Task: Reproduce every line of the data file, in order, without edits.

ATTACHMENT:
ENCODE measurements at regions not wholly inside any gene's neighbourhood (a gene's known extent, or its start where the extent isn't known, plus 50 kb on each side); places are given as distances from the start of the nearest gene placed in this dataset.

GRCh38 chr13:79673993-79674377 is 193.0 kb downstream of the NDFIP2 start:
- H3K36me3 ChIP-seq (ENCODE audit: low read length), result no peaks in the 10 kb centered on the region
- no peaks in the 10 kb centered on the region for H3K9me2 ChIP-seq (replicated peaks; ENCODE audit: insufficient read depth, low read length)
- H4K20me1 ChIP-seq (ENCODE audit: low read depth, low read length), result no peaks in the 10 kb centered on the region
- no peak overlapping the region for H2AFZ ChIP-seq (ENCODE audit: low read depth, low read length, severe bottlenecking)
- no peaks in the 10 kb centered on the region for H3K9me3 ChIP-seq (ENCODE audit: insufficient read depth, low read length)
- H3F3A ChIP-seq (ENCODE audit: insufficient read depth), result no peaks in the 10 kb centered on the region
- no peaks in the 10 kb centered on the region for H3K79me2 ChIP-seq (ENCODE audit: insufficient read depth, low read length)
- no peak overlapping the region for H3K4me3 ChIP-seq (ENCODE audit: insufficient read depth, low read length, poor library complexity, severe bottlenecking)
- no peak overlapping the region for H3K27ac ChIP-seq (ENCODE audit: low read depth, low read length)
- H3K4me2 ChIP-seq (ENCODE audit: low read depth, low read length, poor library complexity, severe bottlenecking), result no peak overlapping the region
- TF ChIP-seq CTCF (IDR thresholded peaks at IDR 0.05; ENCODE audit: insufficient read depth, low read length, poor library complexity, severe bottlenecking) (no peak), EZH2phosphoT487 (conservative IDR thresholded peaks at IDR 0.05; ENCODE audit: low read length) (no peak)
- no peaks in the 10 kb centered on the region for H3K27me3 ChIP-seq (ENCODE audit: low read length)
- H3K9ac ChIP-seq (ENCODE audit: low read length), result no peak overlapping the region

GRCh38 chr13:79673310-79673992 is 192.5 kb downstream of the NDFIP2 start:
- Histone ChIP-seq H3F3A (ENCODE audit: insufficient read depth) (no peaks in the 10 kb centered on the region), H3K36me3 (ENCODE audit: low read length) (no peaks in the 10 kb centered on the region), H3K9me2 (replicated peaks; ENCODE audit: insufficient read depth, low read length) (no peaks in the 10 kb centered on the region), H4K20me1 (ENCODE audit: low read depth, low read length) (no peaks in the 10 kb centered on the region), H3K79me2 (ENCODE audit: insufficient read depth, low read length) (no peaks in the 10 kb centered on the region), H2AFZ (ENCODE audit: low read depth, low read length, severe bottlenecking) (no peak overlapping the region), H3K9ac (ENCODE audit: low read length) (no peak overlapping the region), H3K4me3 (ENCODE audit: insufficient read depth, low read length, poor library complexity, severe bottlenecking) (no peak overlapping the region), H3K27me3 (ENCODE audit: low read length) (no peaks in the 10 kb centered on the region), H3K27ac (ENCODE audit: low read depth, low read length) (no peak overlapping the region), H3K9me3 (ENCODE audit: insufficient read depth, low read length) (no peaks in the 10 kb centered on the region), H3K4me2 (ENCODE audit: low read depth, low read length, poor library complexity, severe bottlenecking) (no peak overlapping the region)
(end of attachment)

ENCODE measurements at regions not wholly inside any gene's neighbourhood (a gene's known extent, or its start where the extent isn't known, plus 50 kb on each side); places are given as distances from the start of the nearest gene placed in this dataset.

GRCh38 chr13:79673993-79674377 is 193.0 kb downstream of the NDFIP2 start:
- H3K36me3 ChIP-seq (ENCODE audit: low read length), result no peaks in the 10 kb centered on the region
- no peaks in the 10 kb centered on the region for H3K9me2 ChIP-seq (replicated peaks; ENCODE audit: insufficient read depth, low read length)
- H4K20me1 ChIP-seq (ENCODE audit: low read depth, low read length), result no peaks in the 10 kb centered on the region
- no peak overlapping the region for H2AFZ ChIP-seq (ENCODE audit: low read depth, low read length, severe bottlenecking)
- no peaks in the 10 kb centered on the region for H3K9me3 ChIP-seq (ENCODE audit: insufficient read depth, low read length)
- H3F3A ChIP-seq (ENCODE audit: insufficient read depth), result no peaks in the 10 kb centered on the region
- no peaks in the 10 kb centered on the region for H3K79me2 ChIP-seq (ENCODE audit: insufficient read depth, low read length)
- no peak overlapping the region for H3K4me3 ChIP-seq (ENCODE audit: insufficient read depth, low read length, poor library complexity, severe bottlenecking)
- no peak overlapping the region for H3K27ac ChIP-seq (ENCODE audit: low read depth, low read length)
- H3K4me2 ChIP-seq (ENCODE audit: low read depth, low read length, poor library complexity, severe bottlenecking), result no peak overlapping the region
- TF ChIP-seq CTCF (IDR thresholded peaks at IDR 0.05; ENCODE audit: insufficient read depth, low read length, poor library complexity, severe bottlenecking) (no peak), EZH2phosphoT487 (conservative IDR thresholded peaks at IDR 0.05; ENCODE audit: low read length) (no peak)
- no peaks in the 10 kb centered on the region for H3K27me3 ChIP-seq (ENCODE audit: low read length)
- H3K9ac ChIP-seq (ENCODE audit: low read length), result no peak overlapping the region

GRCh38 chr13:79673310-79673992 is 192.5 kb downstream of the NDFIP2 start:
- Histone ChIP-seq H3F3A (ENCODE audit: insufficient read depth) (no peaks in the 10 kb centered on the region), H3K36me3 (ENCODE audit: low read length) (no peaks in the 10 kb centered on the region), H3K9me2 (replicated peaks; ENCODE audit: insufficient read depth, low read length) (no peaks in the 10 kb centered on the region), H4K20me1 (ENCODE audit: low read depth, low read length) (no peaks in the 10 kb centered on the region), H3K79me2 (ENCODE audit: insufficient read depth, low read length) (no peaks in the 10 kb centered on the region), H2AFZ (ENCODE audit: low read depth, low read length, severe bottlenecking) (no peak overlapping the region), H3K9ac (ENCODE audit: low read length) (no peak overlapping the region), H3K4me3 (ENCODE audit: insufficient read depth, low read length, poor library complexity, severe bottlenecking) (no peak overlapping the region), H3K27me3 (ENCODE audit: low read length) (no peaks in the 10 kb centered on the region), H3K27ac (ENCODE audit: low read depth, low read length) (no peak overlapping the region), H3K9me3 (ENCODE audit: insufficient read depth, low read length) (no peaks in the 10 kb centered on the region), H3K4me2 (ENCODE audit: low read depth, low read length, poor library complexity, severe bottlenecking) (no peak overlapping the region)